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        Economic and Social Council
7 March 2006


Sixty-second session
Item 8 of the provisional agenda

Question of the violation of human rights in the occupied Arab territories, including Palestine

Written statement* submitted by the Federation of Associations for the Defense and Promotion of Human Rights,
a non-governmental organization in special consultative status

The Secretary-General has received the following written statement which is circulated in accordance with Economic and Social Council resolution 1996/31.

[17 February 2006]

* This written statement is issued, unedited, in the language(s) received from the submitting non-governmental organization(s).


From 4 to 10 September 2005, the Federation of Associations for the Defence and Promotion of Human Rights and the Platform 2015 and more organised a Mission of Legal Experts to the Occupied Palestinian Territories and Israel to asses compliance with international law, on the first anniversary of the International Court of Justice Advisory Opinion on the legal consequences of the construction of a wall in occupied Palestinian territory, endorsed unanimously by all EU Member States, who called for its application, and adopted as UN General Assembly Resolution ES-10/15.

The delegation was made up of scholars, members of the judiciary, representatives of Spanish civil society organisations and parliamentarians. The delegation held a number of meetings with some of the international agencies working in the area, as well as interviews with administration representatives, political leaders, scholars and NGOs, both Palestinian and Israeli.

Also, the Mission held a number of meetings with the Consulate General of Spain in Jerusalem and with representatives of a number of Spanish development NGOs which support international co-operation projects for development and humanitarian aid in the area. The Mission also held a formal meeting with the Spanish Foreign Affairs Minister and the Secretary of State for International Co-operation, who were in the area at the time.

The Mission’s aim was to draw attention, before public institutions and public opinion, of the reasons why the construction of a wall, by the State of Israel in the Palestinian Occupied Territory, is a clear and flagrant violation of International Law, as well as why population and territorial alterations through the construction of further settlements and colonies within its boundaries are contrary to International Law.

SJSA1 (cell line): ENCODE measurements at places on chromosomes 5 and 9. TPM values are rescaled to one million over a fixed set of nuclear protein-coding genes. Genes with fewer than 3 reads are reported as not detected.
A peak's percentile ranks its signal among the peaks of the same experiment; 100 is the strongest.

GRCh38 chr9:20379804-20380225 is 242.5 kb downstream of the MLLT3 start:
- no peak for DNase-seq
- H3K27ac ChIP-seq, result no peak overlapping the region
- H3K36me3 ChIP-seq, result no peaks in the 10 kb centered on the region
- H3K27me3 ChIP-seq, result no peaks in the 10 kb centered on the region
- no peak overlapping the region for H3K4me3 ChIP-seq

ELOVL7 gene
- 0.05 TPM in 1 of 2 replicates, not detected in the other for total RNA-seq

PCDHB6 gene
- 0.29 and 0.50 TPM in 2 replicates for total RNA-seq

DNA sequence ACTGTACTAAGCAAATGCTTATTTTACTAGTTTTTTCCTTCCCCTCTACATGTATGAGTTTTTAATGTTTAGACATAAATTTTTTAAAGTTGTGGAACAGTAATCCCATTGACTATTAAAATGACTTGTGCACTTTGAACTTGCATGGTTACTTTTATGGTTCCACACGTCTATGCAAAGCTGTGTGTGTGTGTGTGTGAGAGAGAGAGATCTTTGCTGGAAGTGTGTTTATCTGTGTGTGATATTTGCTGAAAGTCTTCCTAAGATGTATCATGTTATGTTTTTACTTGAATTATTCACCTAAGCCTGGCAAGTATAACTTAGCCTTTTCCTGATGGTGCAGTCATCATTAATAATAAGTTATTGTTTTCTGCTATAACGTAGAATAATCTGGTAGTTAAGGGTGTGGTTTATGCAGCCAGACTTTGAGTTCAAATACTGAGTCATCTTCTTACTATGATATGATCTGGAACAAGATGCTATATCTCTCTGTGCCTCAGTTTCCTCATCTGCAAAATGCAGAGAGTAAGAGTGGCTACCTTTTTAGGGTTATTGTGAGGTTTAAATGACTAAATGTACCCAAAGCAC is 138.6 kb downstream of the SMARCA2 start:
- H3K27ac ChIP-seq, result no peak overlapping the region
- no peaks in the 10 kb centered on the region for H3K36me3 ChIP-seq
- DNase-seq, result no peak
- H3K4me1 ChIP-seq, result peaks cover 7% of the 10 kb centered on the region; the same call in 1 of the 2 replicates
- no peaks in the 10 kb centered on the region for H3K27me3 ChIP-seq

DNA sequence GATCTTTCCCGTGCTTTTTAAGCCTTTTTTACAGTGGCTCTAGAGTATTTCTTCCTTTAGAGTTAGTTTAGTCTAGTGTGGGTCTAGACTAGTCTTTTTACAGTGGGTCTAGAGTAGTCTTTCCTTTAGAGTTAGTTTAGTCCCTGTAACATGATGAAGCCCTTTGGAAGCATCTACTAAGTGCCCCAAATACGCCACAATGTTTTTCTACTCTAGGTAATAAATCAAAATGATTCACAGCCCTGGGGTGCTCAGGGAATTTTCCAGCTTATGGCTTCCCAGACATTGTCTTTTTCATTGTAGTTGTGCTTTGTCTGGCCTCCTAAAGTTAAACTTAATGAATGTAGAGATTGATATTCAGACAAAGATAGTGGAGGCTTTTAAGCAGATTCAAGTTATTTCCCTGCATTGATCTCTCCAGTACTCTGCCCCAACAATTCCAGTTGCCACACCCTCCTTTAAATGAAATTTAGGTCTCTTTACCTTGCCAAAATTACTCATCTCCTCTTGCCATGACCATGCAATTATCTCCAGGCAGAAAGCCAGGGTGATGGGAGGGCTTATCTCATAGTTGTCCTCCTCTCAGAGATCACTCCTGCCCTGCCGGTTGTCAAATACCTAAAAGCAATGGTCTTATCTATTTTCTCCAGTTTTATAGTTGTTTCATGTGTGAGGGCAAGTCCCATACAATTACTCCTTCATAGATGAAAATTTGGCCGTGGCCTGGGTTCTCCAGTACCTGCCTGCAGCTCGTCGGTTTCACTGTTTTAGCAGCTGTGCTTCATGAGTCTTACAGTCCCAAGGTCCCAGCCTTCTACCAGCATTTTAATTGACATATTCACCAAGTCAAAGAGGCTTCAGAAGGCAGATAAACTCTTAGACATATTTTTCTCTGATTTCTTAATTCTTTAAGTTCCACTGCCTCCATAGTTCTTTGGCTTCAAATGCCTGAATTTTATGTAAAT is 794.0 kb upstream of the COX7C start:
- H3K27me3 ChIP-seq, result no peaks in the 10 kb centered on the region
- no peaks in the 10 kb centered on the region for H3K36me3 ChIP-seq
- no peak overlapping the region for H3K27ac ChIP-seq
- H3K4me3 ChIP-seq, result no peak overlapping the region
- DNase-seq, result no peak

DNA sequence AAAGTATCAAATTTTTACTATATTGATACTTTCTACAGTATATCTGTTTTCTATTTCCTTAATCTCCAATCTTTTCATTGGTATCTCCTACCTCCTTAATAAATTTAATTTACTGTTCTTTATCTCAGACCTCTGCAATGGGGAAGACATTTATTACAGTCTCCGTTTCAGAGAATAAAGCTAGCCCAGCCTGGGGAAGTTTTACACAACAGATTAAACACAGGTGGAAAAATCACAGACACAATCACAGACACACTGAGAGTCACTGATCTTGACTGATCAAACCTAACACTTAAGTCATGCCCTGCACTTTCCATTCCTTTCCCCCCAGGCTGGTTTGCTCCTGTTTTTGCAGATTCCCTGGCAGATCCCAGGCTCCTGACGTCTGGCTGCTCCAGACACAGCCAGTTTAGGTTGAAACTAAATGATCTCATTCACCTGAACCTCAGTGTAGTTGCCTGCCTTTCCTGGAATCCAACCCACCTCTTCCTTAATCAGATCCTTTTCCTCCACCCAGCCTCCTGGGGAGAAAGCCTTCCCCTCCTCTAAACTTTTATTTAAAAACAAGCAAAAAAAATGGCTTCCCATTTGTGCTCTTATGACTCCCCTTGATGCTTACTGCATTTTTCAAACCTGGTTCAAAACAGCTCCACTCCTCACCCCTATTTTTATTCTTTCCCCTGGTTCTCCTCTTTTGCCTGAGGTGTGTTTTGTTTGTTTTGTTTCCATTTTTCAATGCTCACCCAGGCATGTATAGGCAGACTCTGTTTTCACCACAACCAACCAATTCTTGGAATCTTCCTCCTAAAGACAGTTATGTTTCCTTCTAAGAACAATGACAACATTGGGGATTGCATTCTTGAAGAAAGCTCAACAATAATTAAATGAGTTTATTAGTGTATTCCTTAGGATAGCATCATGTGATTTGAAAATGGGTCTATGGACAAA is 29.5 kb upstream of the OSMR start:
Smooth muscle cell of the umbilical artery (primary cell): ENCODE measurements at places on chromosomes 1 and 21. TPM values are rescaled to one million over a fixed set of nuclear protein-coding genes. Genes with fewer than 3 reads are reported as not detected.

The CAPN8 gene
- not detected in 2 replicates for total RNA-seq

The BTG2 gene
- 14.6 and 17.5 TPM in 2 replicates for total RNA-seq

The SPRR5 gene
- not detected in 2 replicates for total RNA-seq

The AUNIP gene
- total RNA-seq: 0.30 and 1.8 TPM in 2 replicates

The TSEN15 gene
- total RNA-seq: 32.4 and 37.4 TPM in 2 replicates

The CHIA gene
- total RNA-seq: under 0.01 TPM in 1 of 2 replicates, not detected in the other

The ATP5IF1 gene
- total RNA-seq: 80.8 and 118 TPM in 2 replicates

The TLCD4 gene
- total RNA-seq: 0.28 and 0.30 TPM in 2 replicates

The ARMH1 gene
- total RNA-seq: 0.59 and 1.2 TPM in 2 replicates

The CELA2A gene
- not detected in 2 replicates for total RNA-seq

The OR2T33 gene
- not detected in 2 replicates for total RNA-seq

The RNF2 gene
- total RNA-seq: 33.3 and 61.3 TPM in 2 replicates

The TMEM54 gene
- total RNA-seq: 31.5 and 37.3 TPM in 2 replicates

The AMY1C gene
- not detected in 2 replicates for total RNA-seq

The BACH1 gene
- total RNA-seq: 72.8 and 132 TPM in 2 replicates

The Spanish Mission of Legal Experts to the Occupied Palestinian Territories and Israel (4 to 10 September 2005), in light of the facts found and verified on the ground (in East Jerusalem and the West Bank), as described above;

Recalling the right of all peoples to self-determination and in particular the Palestinian people’s right to be free of foreign occupation and to establish its own State;

Recalling applicable international humanitarian law on military occupation, including the Fourth Hague Convention respecting the Laws and Customs of War on Land of 18 October 1907 and the Regulations annexed thereto; the Fourth Geneva Convention relative to the Protection of Civilians in Times of War, of 12 August 1949; and Protocol I Additional to the Geneva Conventions, of 8 June 1977;

Recalling international humanitarian law and human rights instruments, and in particular the Universal Declaration of Human Rights, of 10 December 1948; International Covenants on Civil and Political Rights and on Economic, Social and Cultural Rights, of 19 December 1966 and the Convention on the Rights of the Child, of 20 November 1989, all of which are applicable to the Palestinian population by Israeli military authorities, the former being subject to the latter’s effective jurisdiction;

Recalling the many relevant resolutions adopted both by the United Nations General Assembly and, especially, by the Security Council;